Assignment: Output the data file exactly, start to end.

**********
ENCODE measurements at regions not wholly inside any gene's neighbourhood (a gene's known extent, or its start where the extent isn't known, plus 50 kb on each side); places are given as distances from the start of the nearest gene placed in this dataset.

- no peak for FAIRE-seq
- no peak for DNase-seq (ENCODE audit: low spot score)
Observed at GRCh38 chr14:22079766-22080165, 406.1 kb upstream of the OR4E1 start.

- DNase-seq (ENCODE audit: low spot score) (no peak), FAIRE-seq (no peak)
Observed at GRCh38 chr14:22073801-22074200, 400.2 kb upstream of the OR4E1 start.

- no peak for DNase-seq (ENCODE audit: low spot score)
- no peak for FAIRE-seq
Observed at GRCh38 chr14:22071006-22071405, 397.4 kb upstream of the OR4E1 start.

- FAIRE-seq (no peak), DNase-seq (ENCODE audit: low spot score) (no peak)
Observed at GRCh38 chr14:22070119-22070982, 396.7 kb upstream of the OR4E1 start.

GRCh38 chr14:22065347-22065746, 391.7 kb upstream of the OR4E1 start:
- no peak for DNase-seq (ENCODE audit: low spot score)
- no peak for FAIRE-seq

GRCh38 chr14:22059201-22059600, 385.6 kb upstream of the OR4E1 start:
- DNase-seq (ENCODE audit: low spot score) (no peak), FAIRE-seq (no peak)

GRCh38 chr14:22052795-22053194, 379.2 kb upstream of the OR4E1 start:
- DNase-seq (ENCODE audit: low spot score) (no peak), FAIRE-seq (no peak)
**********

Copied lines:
ENCODE measurements at regions not wholly inside any gene's neighbourhood (a gene's known extent, or its start where the extent isn't known, plus 50 kb on each side); places are given as distances from the start of the nearest gene placed in this dataset.

- no peak for FAIRE-seq
- no peak for DNase-seq (ENCODE audit: low spot score)
Observed at GRCh38 chr14:22079766-22080165, 406.1 kb upstream of the OR4E1 start.

- DNase-seq (ENCODE audit: low spot score) (no peak), FAIRE-seq (no peak)
Observed at GRCh38 chr14:22073801-22074200, 400.2 kb upstream of the OR4E1 start.

- no peak for DNase-seq (ENCODE audit: low spot score)
- no peak for FAIRE-seq
Observed at GRCh38 chr14:22071006-22071405, 397.4 kb upstream of the OR4E1 start.

- FAIRE-seq (no peak), DNase-seq (ENCODE audit: low spot score) (no peak)
Observed at GRCh38 chr14:22070119-22070982, 396.7 kb upstream of the OR4E1 start.

GRCh38 chr14:22065347-22065746, 391.7 kb upstream of the OR4E1 start:
- no peak for DNase-seq (ENCODE audit: low spot score)
- no peak for FAIRE-seq

GRCh38 chr14:22059201-22059600, 385.6 kb upstream of the OR4E1 start:
- DNase-seq (ENCODE audit: low spot score) (no peak), FAIRE-seq (no peak)

GRCh38 chr14:22052795-22053194, 379.2 kb upstream of the OR4E1 start:
- DNase-seq (ENCODE audit: low spot score) (no peak), FAIRE-seq (no peak)